In this perspective, the study of a new cooperative milk collection camp that had started in a farming community in state like West Bengal is very relevant. Though the camp does not fully work as a Primary Milk Producer's Co-operative Society, it has potentiality to develop. The study would throw light on the extent of coverage under cooperative milk collection camp, the economic difference of dairy farmers and agriculture farmers, and problem associated with dairy activities that would enable the academicians and policy makers to formulate and implement appropriate policies for a balanced and integrated agricultural development.


The study area and the cooperative milk collection camp was purposively selected as there was no milk cooperative in the region and as the cooperative had newly started. The study is predominantly based on primary data that were collected by using pretested schedule through field survey. 60 cooperative dairy farmers and 10 agricultural farmers were randomly selected for getting primary data and the secondary information were also collected from the Secretary of the Cooperative Society for the study. The collected data were coded, classified so that the findings become meaningful. Besides, tabular analysis was also done of the coded and classified data that involved the computation of means, percentages. Budgeting technique was used for working out the costs-returns of the milk production. Garrett ranking technique was also used for evaluating the problems faced by the farmers.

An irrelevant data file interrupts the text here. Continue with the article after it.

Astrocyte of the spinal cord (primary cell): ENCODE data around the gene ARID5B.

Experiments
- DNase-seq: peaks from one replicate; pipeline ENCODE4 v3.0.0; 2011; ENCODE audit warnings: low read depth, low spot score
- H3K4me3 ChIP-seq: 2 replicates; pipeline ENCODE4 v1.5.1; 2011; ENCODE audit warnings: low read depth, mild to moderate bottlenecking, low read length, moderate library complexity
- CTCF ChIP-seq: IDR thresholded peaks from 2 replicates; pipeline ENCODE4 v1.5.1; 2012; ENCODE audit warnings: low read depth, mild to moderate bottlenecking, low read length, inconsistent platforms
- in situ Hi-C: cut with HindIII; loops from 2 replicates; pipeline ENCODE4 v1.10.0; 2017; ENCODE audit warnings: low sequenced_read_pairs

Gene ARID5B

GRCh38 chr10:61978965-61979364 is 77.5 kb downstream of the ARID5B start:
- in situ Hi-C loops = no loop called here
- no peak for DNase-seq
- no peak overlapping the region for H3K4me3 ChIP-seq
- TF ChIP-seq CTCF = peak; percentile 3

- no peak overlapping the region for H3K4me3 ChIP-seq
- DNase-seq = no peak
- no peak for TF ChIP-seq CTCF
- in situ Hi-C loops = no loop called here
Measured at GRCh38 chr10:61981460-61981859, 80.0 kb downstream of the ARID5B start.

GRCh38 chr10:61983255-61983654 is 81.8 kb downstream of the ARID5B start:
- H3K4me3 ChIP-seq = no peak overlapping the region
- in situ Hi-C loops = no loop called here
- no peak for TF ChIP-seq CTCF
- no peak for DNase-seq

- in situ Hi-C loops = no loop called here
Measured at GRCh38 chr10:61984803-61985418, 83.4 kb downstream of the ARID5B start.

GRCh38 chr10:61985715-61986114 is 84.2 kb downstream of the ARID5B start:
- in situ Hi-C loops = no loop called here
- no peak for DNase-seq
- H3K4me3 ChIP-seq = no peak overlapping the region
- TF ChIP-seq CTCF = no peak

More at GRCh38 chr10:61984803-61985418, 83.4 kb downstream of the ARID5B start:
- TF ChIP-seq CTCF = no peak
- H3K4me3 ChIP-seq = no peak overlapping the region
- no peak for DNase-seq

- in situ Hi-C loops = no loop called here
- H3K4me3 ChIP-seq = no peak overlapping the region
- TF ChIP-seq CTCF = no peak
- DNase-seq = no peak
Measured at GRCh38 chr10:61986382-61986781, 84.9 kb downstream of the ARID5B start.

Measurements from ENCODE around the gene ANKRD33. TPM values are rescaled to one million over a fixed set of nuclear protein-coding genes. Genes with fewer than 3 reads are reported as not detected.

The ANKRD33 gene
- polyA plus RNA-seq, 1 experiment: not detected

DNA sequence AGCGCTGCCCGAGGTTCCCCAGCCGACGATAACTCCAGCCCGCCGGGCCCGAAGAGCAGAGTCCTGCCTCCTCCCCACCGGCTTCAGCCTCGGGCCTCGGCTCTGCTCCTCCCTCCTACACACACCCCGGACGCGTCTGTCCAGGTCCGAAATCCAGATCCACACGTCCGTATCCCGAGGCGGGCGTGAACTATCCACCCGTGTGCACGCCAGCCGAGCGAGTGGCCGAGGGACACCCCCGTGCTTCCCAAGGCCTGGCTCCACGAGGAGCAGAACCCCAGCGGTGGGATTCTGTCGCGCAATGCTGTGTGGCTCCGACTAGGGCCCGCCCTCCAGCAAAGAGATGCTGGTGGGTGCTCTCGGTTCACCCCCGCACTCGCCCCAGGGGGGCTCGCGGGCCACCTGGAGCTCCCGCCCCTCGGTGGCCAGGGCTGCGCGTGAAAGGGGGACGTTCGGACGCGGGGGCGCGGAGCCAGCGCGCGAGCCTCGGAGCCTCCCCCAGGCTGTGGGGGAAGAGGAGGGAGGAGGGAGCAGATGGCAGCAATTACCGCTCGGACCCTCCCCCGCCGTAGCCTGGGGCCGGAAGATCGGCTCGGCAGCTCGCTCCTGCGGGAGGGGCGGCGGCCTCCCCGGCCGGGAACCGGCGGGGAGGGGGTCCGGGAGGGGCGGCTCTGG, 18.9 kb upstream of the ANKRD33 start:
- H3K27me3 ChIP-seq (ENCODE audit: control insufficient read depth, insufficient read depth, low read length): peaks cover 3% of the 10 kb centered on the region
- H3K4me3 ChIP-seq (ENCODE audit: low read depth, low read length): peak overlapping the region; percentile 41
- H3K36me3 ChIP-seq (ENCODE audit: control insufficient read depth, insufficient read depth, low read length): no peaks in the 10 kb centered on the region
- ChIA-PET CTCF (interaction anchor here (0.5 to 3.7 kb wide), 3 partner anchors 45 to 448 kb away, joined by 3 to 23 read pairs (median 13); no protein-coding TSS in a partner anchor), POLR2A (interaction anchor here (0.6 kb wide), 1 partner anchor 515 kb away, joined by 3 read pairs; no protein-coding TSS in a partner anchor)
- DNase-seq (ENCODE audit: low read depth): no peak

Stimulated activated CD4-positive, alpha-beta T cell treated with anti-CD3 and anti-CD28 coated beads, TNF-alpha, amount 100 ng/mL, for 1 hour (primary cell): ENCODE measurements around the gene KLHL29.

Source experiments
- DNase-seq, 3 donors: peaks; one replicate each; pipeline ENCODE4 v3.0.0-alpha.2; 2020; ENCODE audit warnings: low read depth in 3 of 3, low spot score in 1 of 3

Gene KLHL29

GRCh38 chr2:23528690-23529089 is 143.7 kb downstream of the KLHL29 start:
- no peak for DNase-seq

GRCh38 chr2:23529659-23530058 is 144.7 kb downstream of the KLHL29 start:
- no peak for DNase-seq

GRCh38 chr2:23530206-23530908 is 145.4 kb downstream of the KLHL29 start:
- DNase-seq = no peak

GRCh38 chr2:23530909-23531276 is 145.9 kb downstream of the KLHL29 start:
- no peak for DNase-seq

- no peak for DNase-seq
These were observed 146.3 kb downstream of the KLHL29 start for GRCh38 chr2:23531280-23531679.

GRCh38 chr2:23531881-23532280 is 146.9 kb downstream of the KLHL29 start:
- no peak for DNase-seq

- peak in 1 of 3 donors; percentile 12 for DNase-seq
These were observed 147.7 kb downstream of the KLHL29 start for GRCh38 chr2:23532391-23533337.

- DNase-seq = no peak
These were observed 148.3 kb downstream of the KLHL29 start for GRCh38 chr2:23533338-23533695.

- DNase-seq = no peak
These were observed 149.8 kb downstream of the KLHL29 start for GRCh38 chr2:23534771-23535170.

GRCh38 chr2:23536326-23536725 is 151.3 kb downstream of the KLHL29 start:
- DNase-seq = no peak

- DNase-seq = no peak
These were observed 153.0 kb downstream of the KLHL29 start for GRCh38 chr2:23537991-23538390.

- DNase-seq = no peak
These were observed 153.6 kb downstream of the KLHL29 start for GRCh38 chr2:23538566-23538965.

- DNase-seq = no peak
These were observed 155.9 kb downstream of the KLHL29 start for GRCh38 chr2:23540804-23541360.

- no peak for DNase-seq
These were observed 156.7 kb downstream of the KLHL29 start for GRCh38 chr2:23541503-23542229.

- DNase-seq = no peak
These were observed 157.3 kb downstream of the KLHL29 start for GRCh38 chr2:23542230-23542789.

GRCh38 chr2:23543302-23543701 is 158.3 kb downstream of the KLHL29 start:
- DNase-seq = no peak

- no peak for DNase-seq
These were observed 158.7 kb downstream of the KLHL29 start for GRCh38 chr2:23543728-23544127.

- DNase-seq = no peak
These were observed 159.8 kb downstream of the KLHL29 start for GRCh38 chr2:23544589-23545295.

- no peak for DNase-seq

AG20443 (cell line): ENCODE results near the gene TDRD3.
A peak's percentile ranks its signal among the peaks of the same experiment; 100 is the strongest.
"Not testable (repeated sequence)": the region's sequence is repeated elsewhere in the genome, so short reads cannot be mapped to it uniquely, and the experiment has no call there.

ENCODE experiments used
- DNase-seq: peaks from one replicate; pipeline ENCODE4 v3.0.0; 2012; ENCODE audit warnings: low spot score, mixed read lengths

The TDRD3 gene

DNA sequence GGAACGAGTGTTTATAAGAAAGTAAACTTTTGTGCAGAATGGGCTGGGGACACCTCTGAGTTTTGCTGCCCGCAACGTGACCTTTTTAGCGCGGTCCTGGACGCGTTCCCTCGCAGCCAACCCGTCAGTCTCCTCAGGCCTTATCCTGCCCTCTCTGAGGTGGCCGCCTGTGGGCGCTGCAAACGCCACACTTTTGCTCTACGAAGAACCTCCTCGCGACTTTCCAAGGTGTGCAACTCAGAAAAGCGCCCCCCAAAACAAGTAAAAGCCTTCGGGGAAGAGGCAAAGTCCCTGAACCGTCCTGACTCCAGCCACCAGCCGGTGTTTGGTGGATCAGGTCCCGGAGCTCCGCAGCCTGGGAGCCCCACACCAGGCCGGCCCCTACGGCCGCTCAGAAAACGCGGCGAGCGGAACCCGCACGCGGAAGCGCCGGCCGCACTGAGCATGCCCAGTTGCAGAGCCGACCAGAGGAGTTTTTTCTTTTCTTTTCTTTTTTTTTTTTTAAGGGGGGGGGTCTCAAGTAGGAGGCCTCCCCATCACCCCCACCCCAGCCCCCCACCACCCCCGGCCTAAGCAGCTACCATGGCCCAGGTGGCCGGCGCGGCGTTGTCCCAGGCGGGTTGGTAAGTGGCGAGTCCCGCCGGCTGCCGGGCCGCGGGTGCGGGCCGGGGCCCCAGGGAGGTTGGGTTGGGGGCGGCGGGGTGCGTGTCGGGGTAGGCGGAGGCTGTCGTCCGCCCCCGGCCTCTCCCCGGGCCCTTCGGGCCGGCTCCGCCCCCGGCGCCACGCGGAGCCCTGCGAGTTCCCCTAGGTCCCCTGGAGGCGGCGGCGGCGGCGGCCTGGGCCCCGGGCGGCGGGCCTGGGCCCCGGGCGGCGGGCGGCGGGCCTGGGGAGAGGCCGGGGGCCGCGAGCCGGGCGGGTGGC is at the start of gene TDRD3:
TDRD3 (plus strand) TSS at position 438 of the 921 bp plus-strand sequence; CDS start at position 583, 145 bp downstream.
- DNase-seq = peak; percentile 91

The secondary data revealed that the milk collection cooperative namely Bholanath Dairy was started on 25th August, 2017 at Haruah village of Pursurah Block, Hooghly. It was started with 200 farmers for saving them from the exploitation by the traditional traders and middlemen. The timings of milk collection were 7 am to 10 am and 6 pm to 8:30 pm. The collected milk was sent to the Arambag chilling plant and then those were sent to different processing units. In recent period the camp covers 7 villages with 402 milk farmers and total milk collected in last 6 months was 216000 litres. The distribution of milk producing farmers in different villages are presented in table 1. It can be noticed that most of the milk producing farmers under the collection camp were from Chiladangi (47.76%) and Haruah (23.38%) villages and in the case of Gholdigrui (06.71), Balarampur (08.45%), Gopimohanpur (9.95%) the number of farmers were low, where it was very low in Hati (1.74%) and Sundurush (3.23%). It was mainly due to the fact that Chiladangi and Haruah are adjoining villages of the collection camp, in the case of Gholdigrui, Balarampur and Gopimohanpur, they are slightly away (about 1.5 km) from the village. But Hati and Sundurush are far away (about 2.5) from the village so the numbers of milk producing farmers were very low in the camp-cooperative.